Article Text

Download PDFPDF

Resilience does matter: evidence from a 10-year cohort record linkage study
  1. Alison M Elliott,
  2. Christopher D Burton,
  3. Philip C Hannaford
  1. Centre of Academic Primary Care, Division of Applied Health Sciences, University of Aberdeen, Foresterhill, Aberdeen, UK
  1. Correspondence to Dr Alison M Elliott; a.m.elliott{at}abdn.ac.uk

Abstract

Objectives To examine 10-year mortality and hospital use among individuals categorised as resilient and vulnerable to the impact of chronic pain.

Design A cohort record linkage study.

Setting Grampian, Scotland.

Participants 5858 individuals from the Grampian Pain Cohort, established in 1996, were linked, by probability matching, with national routinely collected datasets.

Main outcome measures HRs for subsequent 10-year mortality and ORs/incidence rate ratios for subsequent 10-year hospital use, each with adjustment for potential confounding variables.

Results 36.5% of those with high pain intensity reported a low pain-related disability (categorised resilient) and 7.1% of those reporting low pain intensity reported a high pain-related disability (categorised vulnerable). Sex, age, housing, employment and long-term limiting illness were independently associated with being vulnerable or resilient. After adjustment for these variables, individuals in the resilient group were 25% less likely to die within 10 years of the survey compared with non-resilient individuals: HR 0.75, 95% CI 0.62 to 0.91 and vulnerable individuals were 45% more likely to die than non-vulnerable individuals: HR 1.45, 95% CI 1.01 to 2.11. Resilient individuals were less likely to have had an outpatient or day-case visit for anaesthetics: OR 0.46, 95% CI 0.27 to 0.79, but no other clinical specialities. Vulnerable individuals were significantly less likely to have had any outpatient or day-case visit (OR 0.43, 0.25 to 0.75); but more likely to have had a psychiatric visit (OR 1.96, 1.06 to 3.61). No significant differences in likelihood of any inpatient visits were found.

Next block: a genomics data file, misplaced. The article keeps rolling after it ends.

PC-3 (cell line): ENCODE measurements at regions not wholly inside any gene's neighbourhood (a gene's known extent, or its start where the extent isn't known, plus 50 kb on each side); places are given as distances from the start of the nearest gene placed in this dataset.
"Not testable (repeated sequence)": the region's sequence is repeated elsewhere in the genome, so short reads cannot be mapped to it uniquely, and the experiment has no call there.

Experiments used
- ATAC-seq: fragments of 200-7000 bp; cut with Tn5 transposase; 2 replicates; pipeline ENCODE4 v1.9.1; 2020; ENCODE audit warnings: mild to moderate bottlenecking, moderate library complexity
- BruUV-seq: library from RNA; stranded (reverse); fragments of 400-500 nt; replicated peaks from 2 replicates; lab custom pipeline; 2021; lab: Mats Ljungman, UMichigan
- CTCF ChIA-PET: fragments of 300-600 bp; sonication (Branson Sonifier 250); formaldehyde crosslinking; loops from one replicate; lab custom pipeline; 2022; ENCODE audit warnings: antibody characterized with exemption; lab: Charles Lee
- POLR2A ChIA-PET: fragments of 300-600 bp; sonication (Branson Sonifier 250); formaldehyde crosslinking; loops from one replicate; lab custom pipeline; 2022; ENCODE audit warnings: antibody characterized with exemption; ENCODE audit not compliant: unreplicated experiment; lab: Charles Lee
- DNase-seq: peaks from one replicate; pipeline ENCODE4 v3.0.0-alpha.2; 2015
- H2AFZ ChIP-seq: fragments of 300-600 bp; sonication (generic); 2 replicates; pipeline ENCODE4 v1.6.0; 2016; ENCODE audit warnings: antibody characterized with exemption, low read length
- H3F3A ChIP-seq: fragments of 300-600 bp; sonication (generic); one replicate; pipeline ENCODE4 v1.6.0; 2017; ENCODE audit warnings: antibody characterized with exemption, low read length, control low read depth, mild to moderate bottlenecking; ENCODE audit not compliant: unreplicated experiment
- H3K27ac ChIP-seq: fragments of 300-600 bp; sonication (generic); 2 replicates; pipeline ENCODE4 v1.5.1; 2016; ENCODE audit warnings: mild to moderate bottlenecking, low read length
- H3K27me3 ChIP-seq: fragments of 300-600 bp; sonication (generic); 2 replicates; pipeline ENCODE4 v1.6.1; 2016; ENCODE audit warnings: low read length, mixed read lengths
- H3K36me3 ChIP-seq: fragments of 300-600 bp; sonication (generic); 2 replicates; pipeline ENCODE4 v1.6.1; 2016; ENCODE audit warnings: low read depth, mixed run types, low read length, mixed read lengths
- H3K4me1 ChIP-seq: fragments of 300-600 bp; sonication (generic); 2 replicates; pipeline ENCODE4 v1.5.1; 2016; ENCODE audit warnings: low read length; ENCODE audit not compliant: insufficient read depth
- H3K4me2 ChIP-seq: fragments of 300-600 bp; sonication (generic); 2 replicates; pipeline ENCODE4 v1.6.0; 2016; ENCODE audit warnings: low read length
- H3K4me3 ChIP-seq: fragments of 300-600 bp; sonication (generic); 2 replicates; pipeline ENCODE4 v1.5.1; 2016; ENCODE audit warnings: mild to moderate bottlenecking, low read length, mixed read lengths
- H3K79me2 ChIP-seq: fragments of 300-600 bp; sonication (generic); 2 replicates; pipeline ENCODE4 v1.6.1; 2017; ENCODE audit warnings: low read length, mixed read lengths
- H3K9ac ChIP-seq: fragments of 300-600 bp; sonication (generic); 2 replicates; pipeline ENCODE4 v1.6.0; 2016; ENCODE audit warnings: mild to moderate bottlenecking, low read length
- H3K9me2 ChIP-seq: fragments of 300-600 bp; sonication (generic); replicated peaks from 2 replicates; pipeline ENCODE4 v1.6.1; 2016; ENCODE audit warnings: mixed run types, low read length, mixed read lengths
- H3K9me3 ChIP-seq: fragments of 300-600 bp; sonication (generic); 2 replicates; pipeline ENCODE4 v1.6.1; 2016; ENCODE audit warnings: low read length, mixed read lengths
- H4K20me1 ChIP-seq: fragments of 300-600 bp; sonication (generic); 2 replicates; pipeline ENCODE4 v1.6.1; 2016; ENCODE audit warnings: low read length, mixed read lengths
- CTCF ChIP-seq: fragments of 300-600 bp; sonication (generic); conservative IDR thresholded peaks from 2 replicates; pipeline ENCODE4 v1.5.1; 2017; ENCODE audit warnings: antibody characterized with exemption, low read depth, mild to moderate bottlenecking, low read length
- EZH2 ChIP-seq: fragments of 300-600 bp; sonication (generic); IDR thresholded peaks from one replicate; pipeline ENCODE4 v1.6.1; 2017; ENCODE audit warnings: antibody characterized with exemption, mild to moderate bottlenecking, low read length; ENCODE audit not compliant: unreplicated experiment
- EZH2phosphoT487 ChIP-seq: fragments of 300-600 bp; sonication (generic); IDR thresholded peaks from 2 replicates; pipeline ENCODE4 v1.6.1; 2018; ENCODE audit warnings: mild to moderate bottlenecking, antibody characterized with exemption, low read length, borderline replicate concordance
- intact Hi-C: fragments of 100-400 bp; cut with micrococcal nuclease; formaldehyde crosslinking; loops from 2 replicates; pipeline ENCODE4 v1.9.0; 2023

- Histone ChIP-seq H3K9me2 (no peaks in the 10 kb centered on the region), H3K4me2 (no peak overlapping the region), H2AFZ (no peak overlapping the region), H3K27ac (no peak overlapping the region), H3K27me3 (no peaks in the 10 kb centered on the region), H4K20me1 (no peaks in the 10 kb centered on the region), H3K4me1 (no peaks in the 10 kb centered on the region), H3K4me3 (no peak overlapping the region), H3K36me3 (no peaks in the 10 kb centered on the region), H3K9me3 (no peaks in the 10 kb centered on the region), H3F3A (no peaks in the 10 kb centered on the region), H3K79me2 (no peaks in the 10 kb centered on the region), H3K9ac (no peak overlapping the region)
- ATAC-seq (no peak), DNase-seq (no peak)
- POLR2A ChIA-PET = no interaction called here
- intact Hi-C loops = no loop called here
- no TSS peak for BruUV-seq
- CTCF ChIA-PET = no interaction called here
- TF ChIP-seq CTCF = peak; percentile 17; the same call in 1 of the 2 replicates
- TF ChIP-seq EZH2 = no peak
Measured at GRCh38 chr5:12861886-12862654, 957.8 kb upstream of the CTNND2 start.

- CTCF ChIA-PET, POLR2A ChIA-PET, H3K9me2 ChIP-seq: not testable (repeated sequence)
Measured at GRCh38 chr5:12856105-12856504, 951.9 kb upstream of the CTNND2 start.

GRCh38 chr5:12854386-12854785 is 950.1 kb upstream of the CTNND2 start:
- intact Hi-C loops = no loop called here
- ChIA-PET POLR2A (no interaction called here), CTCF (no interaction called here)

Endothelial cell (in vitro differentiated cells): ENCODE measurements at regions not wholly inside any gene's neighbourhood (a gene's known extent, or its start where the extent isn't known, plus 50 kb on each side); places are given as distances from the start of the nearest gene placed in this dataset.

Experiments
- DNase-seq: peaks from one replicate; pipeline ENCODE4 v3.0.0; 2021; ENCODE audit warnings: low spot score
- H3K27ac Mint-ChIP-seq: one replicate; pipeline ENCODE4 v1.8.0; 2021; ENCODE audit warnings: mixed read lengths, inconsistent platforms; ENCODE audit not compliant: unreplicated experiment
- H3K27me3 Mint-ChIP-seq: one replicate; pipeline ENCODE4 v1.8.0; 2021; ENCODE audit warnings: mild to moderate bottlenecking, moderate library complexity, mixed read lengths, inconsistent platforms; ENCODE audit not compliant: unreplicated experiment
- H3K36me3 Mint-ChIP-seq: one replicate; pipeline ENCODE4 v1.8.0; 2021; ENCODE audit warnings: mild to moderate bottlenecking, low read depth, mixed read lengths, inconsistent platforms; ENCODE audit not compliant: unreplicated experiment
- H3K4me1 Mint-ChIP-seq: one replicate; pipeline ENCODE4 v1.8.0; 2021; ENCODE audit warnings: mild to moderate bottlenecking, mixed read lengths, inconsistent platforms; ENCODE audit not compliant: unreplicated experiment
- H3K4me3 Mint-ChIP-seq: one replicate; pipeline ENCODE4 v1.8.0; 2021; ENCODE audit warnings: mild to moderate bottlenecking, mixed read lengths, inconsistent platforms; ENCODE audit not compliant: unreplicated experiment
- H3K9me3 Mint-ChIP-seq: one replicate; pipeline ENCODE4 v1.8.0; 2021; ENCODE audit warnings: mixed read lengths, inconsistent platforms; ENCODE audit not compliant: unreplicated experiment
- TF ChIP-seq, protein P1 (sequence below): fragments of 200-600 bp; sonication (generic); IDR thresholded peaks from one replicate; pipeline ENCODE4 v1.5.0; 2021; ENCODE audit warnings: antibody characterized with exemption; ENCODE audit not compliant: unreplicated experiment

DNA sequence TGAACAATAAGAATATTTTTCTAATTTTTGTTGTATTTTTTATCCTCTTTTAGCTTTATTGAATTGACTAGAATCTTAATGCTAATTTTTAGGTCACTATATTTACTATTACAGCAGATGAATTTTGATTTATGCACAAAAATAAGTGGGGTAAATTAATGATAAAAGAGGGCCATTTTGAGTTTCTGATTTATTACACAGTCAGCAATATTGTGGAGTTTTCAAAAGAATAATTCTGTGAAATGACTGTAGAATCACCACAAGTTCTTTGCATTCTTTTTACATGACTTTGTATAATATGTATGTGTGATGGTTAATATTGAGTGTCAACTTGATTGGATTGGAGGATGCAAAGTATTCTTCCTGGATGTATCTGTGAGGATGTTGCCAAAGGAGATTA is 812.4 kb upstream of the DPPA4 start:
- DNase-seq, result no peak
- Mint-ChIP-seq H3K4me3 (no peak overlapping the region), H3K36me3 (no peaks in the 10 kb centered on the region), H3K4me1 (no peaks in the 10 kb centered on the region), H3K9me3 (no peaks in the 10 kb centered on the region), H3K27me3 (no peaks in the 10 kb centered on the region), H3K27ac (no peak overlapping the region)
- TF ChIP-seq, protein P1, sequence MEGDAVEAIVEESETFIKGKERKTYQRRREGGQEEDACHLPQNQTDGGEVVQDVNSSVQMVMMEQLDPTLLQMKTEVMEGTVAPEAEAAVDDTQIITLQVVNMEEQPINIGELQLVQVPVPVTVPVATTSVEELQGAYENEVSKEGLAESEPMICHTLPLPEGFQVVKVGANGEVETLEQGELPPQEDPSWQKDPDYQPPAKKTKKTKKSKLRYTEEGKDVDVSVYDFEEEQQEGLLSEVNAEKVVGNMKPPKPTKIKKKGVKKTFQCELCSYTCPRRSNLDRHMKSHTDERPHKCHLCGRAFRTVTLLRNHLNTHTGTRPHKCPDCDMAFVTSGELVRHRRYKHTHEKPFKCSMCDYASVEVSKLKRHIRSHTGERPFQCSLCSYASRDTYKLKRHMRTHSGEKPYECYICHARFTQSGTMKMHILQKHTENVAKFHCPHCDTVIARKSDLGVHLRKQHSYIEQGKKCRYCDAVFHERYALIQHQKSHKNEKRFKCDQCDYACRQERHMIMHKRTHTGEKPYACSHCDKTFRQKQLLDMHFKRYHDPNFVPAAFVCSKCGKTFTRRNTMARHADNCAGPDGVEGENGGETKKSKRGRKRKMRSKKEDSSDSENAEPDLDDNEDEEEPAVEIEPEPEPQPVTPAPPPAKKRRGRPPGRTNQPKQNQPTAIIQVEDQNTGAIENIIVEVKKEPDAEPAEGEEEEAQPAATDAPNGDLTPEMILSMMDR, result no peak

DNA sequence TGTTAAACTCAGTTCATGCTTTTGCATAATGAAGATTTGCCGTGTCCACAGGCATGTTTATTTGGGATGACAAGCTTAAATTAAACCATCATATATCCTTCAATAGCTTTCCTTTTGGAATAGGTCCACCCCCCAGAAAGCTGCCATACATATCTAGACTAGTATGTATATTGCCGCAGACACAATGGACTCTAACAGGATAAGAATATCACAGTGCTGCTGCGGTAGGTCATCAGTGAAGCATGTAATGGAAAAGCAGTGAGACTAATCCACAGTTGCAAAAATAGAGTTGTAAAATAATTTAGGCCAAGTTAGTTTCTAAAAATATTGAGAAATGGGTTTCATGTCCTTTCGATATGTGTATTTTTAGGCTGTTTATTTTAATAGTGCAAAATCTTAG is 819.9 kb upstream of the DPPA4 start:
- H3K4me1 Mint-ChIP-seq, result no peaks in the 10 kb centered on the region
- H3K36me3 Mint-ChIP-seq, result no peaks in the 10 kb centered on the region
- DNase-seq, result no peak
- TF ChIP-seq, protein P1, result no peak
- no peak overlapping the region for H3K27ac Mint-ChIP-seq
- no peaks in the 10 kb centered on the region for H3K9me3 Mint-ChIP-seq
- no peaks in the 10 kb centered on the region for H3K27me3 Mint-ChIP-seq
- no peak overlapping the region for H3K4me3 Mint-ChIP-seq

Conclusions Resilient individuals have a better 10-year survival than non-resilient individuals indicating that resilience is a phenomenon worth researching. Further research is needed to explore who is likely to become resilient, why and how, as well as to tease out the internal and external factors that influence resilience.

  • EPIDEMIOLOGY
  • PAIN MANAGEMENT
  • PRIMARY CARE

This is an Open Access article distributed in accordance with the Creative Commons Attribution Non Commercial (CC BY-NC 3.0) license, which permits others to distribute, remix, adapt, build upon this work non-commercially, and license their derivative works on different terms, provided the original work is properly cited and the use is non-commercial. See: http://creativecommons.org/licenses/by-nc/3.0/

View Full Text

Statistics from Altmetric.com

Supplementary materials

  • Supplementary Data

    This web only file has been produced by the BMJ Publishing Group from an electronic file supplied by the author(s) and has not been edited for content.

    Files in this Data Supplement:

Request Permissions

If you wish to reuse any or all of this article please use the link below which will take you to the Copyright Clearance Center’s RightsLink service. You will be able to get a quick price and instant permission to reuse the content in many different ways.